Symbiotic relationship between Japan and KSA goes beyond oil

Saudi Aramco stores oil in three main locations: Rotterdam in the Netherlands for the European market; Sidi Kerir in Egypt for the Mediterranean market; and since early 2011, Okinawa in Japan for the Asia-Pacific market. (AFP)
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Updated 14 January 2020

Symbiotic relationship between Japan and KSA goes beyond oil

  • Saudi Arabia supplies Japan with liquefied petroleum gas (LPG), which is a mixture of propane and butane used for cooking and as a transport fuel. It is also an important feedstock for the petrochemical industry
  • In response to a major earthquake in Japan in 2011, the Saudi government donated products equivalent to $20 million through Saudi Aramco

Japan is the world’s fourth-largest crude oil importer, at an average of around 3 million barrels per day. It imports a third of its crude oil from Saudi Arabia. Japan has for decades been the largest crude oil market in Asia for the Kingdom.
Saudi Aramco stores oil in three main locations: Rotterdam in the Netherlands for the European market; Sidi Kerir in Egypt for the Mediterranean market; and since early 2011, Okinawa in Japan for the Asia-Pacific market.
Saudi Aramco has stored crude in Okinawa for commercial purposes in exchange for prioritizing supply to Japan in the event of an emergency. This is extremely important for Japan’s energy security, specially during escalating geopolitical tensions.               
Saudi Aramco started by storing around 4 million barrels of crude oil in the Okinawa facilities. In 2016, the company and Japan agreed on a 2-million-barrel expansion of the crude storage capacity in Okinawa. In return, Japan continued to get a priority claim on the stockpiles in case of an emergency.
Later, it was agreed to raise the storage capacity in Okinawa to 8.2 million barrels. In December 2019, Japan renewed its deal with Saudi Aramco for crude oil storage in Okinawa for another three years.
The Kingdom also supplies Japan with liquefied petroleum gas (LPG), which is a mixture of propane and butane used for cooking and as a transport fuel. It is also an important feedstock for the petrochemical industry.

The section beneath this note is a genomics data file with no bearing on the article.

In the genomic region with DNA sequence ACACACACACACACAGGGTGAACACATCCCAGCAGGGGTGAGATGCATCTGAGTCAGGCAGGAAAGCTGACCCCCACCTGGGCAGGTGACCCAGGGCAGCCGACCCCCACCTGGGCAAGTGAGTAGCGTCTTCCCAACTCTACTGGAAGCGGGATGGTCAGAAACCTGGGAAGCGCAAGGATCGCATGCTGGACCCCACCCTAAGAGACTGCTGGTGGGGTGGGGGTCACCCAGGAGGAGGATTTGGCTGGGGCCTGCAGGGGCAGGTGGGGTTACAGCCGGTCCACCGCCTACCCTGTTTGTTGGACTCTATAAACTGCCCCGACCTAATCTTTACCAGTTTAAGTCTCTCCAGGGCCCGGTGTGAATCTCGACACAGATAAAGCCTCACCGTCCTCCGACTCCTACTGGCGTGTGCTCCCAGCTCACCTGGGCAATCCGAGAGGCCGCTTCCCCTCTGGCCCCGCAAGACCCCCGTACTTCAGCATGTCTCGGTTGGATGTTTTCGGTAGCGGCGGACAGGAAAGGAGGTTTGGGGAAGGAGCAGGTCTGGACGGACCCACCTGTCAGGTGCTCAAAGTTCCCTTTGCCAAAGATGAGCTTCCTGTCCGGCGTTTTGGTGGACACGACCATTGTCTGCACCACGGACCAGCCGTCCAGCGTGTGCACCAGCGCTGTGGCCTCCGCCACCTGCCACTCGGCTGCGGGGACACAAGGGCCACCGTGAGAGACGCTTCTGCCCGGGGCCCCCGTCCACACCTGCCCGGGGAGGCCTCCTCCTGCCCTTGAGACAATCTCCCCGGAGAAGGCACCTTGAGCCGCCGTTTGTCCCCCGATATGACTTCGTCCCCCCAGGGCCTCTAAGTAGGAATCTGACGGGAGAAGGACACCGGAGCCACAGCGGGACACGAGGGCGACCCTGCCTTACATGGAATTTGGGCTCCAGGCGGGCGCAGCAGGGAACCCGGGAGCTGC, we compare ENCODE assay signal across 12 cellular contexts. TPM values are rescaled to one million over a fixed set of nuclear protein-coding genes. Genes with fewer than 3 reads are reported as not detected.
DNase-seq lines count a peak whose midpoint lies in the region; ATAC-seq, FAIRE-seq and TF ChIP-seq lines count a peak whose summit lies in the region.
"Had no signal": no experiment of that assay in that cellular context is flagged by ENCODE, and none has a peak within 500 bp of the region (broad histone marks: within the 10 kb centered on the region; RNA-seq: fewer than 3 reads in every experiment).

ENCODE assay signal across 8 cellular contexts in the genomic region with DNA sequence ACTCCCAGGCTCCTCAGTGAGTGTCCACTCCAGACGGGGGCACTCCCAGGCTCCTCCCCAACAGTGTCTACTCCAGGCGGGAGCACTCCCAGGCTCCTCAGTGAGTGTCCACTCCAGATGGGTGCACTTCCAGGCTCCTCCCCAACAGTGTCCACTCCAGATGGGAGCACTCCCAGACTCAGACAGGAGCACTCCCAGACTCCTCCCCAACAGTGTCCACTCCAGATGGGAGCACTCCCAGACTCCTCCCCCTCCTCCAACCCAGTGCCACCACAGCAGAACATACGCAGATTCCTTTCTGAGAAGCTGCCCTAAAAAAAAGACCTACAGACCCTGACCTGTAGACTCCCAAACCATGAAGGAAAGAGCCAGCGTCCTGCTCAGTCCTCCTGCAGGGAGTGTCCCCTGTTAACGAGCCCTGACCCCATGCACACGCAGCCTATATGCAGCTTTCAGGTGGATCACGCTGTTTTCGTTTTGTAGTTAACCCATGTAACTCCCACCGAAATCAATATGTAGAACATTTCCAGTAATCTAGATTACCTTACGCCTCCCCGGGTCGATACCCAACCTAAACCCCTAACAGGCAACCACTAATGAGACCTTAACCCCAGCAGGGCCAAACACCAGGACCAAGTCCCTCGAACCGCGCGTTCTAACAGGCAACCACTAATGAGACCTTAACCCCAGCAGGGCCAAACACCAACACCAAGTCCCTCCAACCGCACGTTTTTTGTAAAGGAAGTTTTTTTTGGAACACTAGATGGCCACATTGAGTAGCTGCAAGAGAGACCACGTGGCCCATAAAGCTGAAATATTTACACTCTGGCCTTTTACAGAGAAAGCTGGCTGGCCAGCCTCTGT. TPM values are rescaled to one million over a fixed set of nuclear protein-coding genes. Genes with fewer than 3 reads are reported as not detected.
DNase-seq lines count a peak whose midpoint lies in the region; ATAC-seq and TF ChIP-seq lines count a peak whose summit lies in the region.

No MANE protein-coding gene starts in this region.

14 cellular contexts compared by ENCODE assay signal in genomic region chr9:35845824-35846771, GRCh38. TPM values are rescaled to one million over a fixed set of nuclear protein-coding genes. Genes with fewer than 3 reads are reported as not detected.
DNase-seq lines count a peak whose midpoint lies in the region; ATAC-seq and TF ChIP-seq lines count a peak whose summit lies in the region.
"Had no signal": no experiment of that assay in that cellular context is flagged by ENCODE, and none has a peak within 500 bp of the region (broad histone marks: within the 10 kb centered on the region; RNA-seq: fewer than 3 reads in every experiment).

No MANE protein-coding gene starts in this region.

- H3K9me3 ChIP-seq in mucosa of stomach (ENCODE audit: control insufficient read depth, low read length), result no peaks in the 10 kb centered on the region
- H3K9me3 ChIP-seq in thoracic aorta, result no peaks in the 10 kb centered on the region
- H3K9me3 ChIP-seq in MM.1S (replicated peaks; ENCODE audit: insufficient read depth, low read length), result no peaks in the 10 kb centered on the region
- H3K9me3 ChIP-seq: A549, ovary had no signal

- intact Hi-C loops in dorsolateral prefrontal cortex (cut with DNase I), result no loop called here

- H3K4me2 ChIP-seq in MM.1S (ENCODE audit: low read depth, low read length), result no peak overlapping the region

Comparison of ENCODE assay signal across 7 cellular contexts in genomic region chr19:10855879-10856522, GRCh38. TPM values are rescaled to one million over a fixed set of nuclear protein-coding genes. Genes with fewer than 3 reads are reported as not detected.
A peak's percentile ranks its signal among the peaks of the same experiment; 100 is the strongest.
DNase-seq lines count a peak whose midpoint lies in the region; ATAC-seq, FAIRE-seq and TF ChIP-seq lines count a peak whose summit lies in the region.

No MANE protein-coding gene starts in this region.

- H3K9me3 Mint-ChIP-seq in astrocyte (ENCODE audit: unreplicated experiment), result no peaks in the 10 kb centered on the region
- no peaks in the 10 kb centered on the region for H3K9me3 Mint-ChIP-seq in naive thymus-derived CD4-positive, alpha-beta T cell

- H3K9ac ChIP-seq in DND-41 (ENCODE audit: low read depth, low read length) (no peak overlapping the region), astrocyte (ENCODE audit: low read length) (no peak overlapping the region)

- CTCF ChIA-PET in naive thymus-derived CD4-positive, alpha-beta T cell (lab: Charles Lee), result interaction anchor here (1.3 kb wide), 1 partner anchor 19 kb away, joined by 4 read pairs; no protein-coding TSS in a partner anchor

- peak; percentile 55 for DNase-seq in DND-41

In response to a major earthquake in Japan in 2011, the Saudi government donated products equivalent to $20 million through Saudi Aramco. The two countries agreed to establish the Saudi LPG Emergency Relief Fund within the Japan Gas Association to distribute aid to the region affected by the earthquake.

 


Aramco international listing ‘still on the cards’: Saudi finance minister

Updated 39 min 10 sec ago

Aramco international listing ‘still on the cards’: Saudi finance minister

  • The minister said that he was “very confident” that the Saudi economy was picking up speed
  • He said that international investors had responded positively to ongoing reforms in the Kingdom

LONDON: Saudi Finance Minister Mohammed Al-Jadaan said that an international listing of Saudi Aramco was “still on the cards” but likely won’t happen soon.
He made the disclosure in an interview with Bloomberg News at the World Economic Forum’s annual meeting in Davos, Switzerland on Wednesday.
The minister also said that he was “very confident” that the Saudi economy was picking up speed, as the Kingdom successfully completed a $5 billion bond sale this week after receiving orders for four times as much.
“Yesterday showed very clearly that demand for Saudi credit is very high and very healthy. We are very pleased not only with the level of debt but also the pricing,” he said. “Demand is very positive. We are starting seeing results of Vision 2030. The numbers are proving that reform is working. We are basically cashing on the successes.
The minister said that international investors had responded positively to ongoing reforms in the Kingdom.
“I think investors are focusing on fundamentals,” he said. “They see the growth they see the potential. We are seeing a growth in FDI, a growth in the number of applications for licenses. The confidence is back in a strong way.”